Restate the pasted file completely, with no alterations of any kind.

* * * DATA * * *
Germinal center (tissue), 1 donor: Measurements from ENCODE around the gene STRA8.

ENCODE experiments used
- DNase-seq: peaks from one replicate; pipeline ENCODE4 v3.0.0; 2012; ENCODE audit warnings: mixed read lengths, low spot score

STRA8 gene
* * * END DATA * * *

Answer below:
Germinal center (tissue), 1 donor: Measurements from ENCODE around the gene STRA8.

ENCODE experiments used
- DNase-seq: peaks from one replicate; pipeline ENCODE4 v3.0.0; 2012; ENCODE audit warnings: mixed read lengths, low spot score

STRA8 gene